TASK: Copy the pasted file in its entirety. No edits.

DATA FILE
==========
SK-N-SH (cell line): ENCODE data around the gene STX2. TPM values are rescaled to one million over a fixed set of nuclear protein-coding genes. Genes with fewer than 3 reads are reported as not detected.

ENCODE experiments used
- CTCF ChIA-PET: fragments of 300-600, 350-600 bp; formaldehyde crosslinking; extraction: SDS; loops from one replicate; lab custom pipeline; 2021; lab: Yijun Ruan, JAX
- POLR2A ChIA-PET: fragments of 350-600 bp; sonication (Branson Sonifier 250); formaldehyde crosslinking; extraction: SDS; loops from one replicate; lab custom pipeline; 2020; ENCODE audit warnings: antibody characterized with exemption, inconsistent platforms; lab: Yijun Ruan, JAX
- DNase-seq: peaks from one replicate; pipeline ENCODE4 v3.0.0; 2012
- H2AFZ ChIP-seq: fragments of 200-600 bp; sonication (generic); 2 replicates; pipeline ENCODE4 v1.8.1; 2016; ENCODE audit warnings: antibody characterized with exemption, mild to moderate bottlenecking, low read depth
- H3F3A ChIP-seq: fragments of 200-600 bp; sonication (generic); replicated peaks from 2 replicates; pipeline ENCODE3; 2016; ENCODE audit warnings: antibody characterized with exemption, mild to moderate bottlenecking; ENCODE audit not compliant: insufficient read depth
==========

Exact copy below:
SK-N-SH (cell line): ENCODE data around the gene STX2. TPM values are rescaled to one million over a fixed set of nuclear protein-coding genes. Genes with fewer than 3 reads are reported as not detected.

ENCODE experiments used
- CTCF ChIA-PET: fragments of 300-600, 350-600 bp; formaldehyde crosslinking; extraction: SDS; loops from one replicate; lab custom pipeline; 2021; lab: Yijun Ruan, JAX
- POLR2A ChIA-PET: fragments of 350-600 bp; sonication (Branson Sonifier 250); formaldehyde crosslinking; extraction: SDS; loops from one replicate; lab custom pipeline; 2020; ENCODE audit warnings: antibody characterized with exemption, inconsistent platforms; lab: Yijun Ruan, JAX
- DNase-seq: peaks from one replicate; pipeline ENCODE4 v3.0.0; 2012
- H2AFZ ChIP-seq: fragments of 200-600 bp; sonication (generic); 2 replicates; pipeline ENCODE4 v1.8.1; 2016; ENCODE audit warnings: antibody characterized with exemption, mild to moderate bottlenecking, low read depth
- H3F3A ChIP-seq: fragments of 200-600 bp; sonication (generic); replicated peaks from 2 replicates; pipeline ENCODE3; 2016; ENCODE audit warnings: antibody characterized with exemption, mild to moderate bottlenecking; ENCODE audit not compliant: insufficient read depth